Do we get too obsessed by "real"?

Started 3 months ago | Discussions thread
OP MOD Tom Caldwell Forum Pro • Posts: 43,382
Re: Do we get too obsessed by "real"?
1

paulhoppe_photography wrote:

Quite OT for "Adapted Lenses" I guess bit still an interesting question. I feel that by processing images to be even more "real" (like fixing exposure, sharpness, color grading) we actually make the images unreal. Sure they look more real but they are still heavily processed. Your "pharts" (really? are not much different. Heavily processed but simply in the other direction to look "surreal". I actually l like the first picture quite a lot. I could even imagine printing it and hanging it somewhere.

Thanks, I have used this style of processing quite varied really and the original image needs to be right fro any given style or the time is simply wasted.

Portraits, for example, are family-personal unless the subject is famous in some way or another. But portraits as art are much more capable of being universal appeal.

I have hesitated to show these image styles du to the almost universal appreciation of only liking perfect ‘photographic representation’.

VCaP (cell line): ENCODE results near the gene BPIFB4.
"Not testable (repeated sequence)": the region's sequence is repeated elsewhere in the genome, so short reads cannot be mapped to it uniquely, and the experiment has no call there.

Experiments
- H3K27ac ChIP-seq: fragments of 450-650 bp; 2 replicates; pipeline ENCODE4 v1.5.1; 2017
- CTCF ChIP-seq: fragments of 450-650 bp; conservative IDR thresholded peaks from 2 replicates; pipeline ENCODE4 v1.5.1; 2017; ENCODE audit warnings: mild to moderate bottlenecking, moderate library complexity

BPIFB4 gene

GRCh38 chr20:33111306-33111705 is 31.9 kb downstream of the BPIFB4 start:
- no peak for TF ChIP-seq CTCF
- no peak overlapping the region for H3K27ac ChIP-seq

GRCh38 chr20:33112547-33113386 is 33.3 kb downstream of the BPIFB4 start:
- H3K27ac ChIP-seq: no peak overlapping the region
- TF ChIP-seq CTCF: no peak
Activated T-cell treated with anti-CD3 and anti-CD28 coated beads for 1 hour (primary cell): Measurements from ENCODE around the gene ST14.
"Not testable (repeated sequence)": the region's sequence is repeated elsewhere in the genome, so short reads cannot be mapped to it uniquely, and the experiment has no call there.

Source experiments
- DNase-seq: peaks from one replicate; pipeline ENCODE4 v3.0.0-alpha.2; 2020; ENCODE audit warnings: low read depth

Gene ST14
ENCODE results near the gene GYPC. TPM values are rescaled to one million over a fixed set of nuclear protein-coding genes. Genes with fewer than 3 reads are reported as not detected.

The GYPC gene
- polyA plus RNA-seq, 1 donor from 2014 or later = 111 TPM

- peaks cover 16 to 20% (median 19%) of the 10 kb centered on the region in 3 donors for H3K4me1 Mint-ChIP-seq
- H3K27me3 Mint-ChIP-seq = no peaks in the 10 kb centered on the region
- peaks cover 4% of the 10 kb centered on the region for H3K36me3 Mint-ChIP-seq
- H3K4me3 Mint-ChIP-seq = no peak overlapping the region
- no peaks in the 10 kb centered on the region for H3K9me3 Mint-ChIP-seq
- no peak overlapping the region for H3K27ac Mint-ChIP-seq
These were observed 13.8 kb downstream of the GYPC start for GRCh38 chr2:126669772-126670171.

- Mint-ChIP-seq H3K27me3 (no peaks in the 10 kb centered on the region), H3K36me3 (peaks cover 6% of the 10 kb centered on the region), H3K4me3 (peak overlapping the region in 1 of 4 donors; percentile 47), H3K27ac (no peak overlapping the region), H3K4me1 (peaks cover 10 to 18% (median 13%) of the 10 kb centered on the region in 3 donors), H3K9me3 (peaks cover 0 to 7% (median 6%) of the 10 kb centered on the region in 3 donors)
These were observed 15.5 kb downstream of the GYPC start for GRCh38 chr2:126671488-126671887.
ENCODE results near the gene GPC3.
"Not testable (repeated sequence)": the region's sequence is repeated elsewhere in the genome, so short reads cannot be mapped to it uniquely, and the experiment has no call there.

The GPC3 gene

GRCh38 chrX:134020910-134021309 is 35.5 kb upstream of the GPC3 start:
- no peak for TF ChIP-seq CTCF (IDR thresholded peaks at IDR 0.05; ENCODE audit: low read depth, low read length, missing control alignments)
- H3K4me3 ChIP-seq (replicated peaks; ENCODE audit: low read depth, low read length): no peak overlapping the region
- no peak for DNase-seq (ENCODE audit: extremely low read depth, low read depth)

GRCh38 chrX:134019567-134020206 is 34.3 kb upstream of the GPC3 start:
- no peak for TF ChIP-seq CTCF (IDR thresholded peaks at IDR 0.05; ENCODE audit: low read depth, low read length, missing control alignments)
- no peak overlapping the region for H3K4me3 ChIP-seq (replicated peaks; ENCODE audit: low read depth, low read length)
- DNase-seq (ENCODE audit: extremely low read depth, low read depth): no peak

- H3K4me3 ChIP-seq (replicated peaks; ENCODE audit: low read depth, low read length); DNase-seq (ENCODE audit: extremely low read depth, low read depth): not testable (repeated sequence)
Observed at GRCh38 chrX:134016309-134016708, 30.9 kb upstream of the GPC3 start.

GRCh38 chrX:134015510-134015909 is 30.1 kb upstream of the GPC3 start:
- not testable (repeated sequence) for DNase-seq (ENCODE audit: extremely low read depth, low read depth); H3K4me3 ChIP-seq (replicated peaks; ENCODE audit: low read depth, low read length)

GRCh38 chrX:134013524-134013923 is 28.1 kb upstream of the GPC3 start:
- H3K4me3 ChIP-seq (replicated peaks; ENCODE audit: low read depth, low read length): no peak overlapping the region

Of course published image, especially in magazines, often are heavily tweaked …. And why do women wear make-up?

Such images to obviously made-over are mostly regarded with stunned silence, followed by the notion that they have been fixed or simply made-over by using a filter-wash.

My photograph of that little roadside take-away shop in a small hamlet in rural Victoria, Australia looked quite good in its original capture. But as reworked I think that it does make a better statement.

We tend to see and walk past quickly forgetting what was seen other than the necessary thoughts of navigating past it. There were several other establishments there living off what passing trade might care to stop and patronise them. But the shop of Chrissie Ries. Has now passed into worldwide circulation.

If you are ever passing through Skipton, pop in and say hello and tell Chrissie that she has been noticed from afar.

Perhaps that is my point as a straight snap of the establishment would not ring any bells at all.

That this sort of processing is just a filter is not the point - the particular process requires much more work from the artist-skill than simply pressing a shutter button on a camera.

It is also more interesting than making a thousand snaps and leaving them rot on a hard drive.

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Tom Caldwell

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